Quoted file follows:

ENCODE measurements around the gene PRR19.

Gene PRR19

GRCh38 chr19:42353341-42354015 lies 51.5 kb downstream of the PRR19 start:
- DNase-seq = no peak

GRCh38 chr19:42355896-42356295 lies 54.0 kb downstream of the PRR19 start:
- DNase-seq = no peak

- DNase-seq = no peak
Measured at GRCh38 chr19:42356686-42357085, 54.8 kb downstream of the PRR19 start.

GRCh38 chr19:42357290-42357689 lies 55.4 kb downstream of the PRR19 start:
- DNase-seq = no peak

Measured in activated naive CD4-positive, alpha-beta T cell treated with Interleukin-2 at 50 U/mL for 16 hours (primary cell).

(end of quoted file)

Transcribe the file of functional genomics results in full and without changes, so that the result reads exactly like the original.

ENCODE measurements around the gene PRR19.

Gene PRR19

GRCh38 chr19:42353341-42354015 lies 51.5 kb downstream of the PRR19 start:
- DNase-seq = no peak

GRCh38 chr19:42355896-42356295 lies 54.0 kb downstream of the PRR19 start:
- DNase-seq = no peak

- DNase-seq = no peak
Measured at GRCh38 chr19:42356686-42357085, 54.8 kb downstream of the PRR19 start.

GRCh38 chr19:42357290-42357689 lies 55.4 kb downstream of the PRR19 start:
- DNase-seq = no peak

Measured in activated naive CD4-positive, alpha-beta T cell treated with Interleukin-2 at 50 U/mL for 16 hours (primary cell).